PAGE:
Info

Plants, Algae

Cyanobacteria

Purple Photosynthetic Bacteria

Green Photosynthetic Bacteria

Location of the photosystem

In membranes of thylakoids, which are within the stroma of chloroplasts.

In membranes of thylakoids, located within the cell.

Within the cytoplasmic membrane; extensive invaginations in that membrane effectively increase the surface area.

Primarily within the cytoplasmic membrane; chlorosomes attached to the inner surface of the membrane contain the accessory pigments.

Type of photosystem

Photosystem I and photosystem II

Similar to photosystem II

Similar to photosystem I

Primary light harvesting pigment

Chlorophyll a

Bacteriochlorophylls

Mechanism for generating reducing power

Non-cyclic photophosphorylation using both photosystems

Reversed electron transport

Non-cyclic use of the photosystem

Source of electrons for reducing power

H2O

Varies among the organisms in the group; may include H2S, H2, or organic compounds.

CO2 fixation

Calvin-Benson cyde

Calvin-Benson cycle

Reversed TCA cycle

Accessory pigments

Carotenoids

Carotenoids, phycobilins

Carotenoids

Carotenoids

The photosystems of plants, algae, and cyanobacteria are located in special photosynthetic membranes. The photosystems of cyanobacteria are embedded in the membranes of stacked structures called thylakoids located within the cell; the phyco-bilins are contained in granules that are attached to the thylakoid membrane. Plants and algae also have thylakoids, in the stroma of the chloroplast (see figure 3.56). The similarity between the structure ofchloroplasts and cyanobacteria is not surprising considering that the organelle appears to have descended from an ancestor of cyanobacterium (see Perspective 3.1).

Light

Electron transport chain

Reaction-center chlorophyll

Chlorophyll molecules

Electron transport chain

Light

Chlorophyll molecules

Reaction-center chlorophyll

Photosystem

Figure 6.26 Photosystem The antenna complex captures the energy of light and then transfers it to reaction-center chlorophyll, which emits an electron that is then passed to an electron transport chain.

Photosystem

Figure 6.26 Photosystem The antenna complex captures the energy of light and then transfers it to reaction-center chlorophyll, which emits an electron that is then passed to an electron transport chain.

The photosystems of the purple and green bacteria are embedded in the cytoplasmic membrane. Purple bacteria have extensive invaginations in the membrane that maximize the surface area. Green bacteria have specialized structures called chlorosomes attached to the inner surface of membrane that contain the accessory pigments.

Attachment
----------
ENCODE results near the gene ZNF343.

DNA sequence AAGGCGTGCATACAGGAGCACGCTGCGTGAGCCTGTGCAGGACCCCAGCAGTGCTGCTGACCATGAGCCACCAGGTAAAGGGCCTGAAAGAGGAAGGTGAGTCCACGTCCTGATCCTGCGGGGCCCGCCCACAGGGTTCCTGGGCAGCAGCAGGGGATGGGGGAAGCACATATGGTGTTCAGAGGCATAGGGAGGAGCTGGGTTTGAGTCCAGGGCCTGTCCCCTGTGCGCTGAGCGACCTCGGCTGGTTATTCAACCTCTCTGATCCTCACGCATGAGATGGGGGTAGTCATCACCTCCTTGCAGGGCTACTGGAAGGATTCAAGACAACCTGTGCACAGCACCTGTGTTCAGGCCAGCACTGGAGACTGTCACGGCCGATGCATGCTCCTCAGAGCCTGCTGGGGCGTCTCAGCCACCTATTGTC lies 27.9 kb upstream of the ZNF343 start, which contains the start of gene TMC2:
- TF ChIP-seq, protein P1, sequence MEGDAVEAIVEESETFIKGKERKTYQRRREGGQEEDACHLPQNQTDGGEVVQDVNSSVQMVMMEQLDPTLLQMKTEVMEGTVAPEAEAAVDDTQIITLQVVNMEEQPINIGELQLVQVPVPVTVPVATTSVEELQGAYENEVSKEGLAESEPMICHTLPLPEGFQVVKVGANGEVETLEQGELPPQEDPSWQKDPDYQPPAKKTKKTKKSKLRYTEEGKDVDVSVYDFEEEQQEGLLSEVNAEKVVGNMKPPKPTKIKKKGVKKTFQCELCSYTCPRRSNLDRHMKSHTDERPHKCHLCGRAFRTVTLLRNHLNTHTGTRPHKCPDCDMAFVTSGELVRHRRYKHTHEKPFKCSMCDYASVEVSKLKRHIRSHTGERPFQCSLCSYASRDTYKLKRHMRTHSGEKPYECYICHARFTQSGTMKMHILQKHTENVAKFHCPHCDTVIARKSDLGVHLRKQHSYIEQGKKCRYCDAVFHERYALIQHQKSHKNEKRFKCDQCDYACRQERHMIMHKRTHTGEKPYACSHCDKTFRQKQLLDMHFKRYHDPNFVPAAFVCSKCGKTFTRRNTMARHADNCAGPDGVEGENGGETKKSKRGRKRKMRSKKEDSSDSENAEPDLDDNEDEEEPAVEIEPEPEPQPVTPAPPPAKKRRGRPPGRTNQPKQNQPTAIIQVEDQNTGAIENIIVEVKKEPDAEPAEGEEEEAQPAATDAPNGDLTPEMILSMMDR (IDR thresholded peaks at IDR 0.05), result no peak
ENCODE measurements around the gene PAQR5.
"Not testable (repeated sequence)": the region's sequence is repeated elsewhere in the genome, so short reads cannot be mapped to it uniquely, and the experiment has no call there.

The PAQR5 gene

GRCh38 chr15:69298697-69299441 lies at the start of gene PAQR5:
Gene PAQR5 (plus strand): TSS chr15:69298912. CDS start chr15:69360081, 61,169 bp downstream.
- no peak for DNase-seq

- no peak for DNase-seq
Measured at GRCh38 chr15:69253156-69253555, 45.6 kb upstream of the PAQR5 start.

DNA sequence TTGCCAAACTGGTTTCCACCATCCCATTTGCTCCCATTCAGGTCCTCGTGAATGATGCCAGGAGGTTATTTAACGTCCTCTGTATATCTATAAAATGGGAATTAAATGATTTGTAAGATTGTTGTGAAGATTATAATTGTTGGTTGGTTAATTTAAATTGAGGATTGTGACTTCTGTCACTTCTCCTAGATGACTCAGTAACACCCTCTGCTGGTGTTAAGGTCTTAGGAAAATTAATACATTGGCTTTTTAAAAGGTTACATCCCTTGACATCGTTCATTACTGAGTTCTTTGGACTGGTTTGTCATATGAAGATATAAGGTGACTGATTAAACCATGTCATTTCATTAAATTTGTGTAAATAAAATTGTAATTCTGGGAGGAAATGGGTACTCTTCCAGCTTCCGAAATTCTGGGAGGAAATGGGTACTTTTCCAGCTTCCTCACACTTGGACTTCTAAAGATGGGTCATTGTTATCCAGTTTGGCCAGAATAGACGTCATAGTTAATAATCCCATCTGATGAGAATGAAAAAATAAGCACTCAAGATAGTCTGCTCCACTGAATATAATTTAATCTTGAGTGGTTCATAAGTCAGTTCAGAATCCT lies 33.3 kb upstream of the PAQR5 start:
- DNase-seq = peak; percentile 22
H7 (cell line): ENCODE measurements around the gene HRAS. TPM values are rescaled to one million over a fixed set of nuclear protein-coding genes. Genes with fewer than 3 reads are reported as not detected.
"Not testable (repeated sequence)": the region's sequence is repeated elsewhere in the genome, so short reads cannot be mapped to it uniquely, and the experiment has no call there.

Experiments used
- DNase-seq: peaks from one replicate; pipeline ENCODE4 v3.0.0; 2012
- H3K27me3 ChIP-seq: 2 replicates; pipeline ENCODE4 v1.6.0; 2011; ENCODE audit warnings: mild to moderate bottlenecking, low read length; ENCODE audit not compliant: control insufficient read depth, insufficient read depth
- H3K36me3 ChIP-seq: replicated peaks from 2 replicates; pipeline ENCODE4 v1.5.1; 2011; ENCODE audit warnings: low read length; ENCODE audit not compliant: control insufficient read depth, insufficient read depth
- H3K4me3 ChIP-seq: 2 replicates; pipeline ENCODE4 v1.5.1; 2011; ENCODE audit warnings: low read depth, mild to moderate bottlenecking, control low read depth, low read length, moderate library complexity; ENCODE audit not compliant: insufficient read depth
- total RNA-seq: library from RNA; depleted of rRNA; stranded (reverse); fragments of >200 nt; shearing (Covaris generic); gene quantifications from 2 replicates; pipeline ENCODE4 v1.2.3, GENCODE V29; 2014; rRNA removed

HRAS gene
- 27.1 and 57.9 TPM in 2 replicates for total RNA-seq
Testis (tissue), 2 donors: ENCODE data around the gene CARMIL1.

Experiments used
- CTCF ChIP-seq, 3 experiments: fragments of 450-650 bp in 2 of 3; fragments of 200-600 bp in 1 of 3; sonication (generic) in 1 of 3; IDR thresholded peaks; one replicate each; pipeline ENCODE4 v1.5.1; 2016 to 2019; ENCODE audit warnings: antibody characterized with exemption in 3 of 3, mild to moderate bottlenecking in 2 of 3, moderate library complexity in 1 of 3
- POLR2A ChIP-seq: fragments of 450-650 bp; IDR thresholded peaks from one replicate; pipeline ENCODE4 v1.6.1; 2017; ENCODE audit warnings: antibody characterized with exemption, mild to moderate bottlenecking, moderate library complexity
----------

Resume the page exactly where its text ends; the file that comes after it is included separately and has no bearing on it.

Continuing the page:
Converting Radiant Energy into Chemical Energy

The task of converting radiant energy into chemical energy is twofold. Photosynthetic organisms must produce energy in the form ofATP, but they also need to generate reducing power so they can fix CO2. Depending on the method used to fix CO2, the type of reducing power required may be either NADPH or NADH.

The process of photophosphorylation in all photosyn-thetic organisms is analogous to that of oxidative phosphoryla-tion. The high-energy electrons emitted by reaction center chlorophylls that have been excited by light are passed to an electron transport chain, which subsequently uses them to generate a proton motive force. The energy of the proton motive force is then harvested by ATP synthase to fuel the synthesis of ATP.

The mechanisms used to produce reducing power vary significantly among photosynthetic organisms. Eukaryotic cells and cyanobacteria both require NADPH for carbon fixation and share a common mechanism for generating it. Bacteria other than cyanobacteria, however, use different mechanisms.

Light-Dependent Reactions in Cyanobacteria and Photosynthetic Eukaryotic Cells

Cyanobacteria and chloroplasts have two distinct photosystems that work in tandem (figure 6.27). The sequential absorption of

Nester-Anderson-Roberts: I I. Life and Death of Microbiology, A Human Microorganisms Perspective, Fourth Edition

6. Metabolism: Fueling Cell Growth

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158 Chapter 6 Metabolism: Fueling Cell Growth f

Radiant energy

Excited chlorophyll

Proton gradient formed for ATP synthesis

Electron A ^r rrier /"""N

Radiant energy

Reaction-center chlorophyll Water-splitting enzyme

2H2O

Photosystem II

Figure 6.27 The Tandem Photosystems of Cyanobacteria and Chloroplasts Radiant energy captured by photosynthetic pigments excites the reaction-center chlorophyll, causing it to emit a high-energy electron, which is then passed to an electron transport chain. In cyclic photophosphorylation, electrons emitted by photosystem I are returned to that photosystem; the path of the electrons is shown in green arrows. In non-cyclic photophosphorylation, the electrons used to replenish photosystem I are donated by radiant energy-excited photosystem II; the path of these electrons is shown in orange arrows. In turn, photosystem II replenishes its own electrons by stripping them from water, producing O2.

Reaction-center chlorophyll Water-splitting enzyme

2H2O

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Excited chlorophyll

Proton pump

Electron carrier

Reaction center chlorophyll

Electron carrier

Reaction center chlorophyll

Electron carrier

NADP reductase

NAPH+ + H+ Radiant energy

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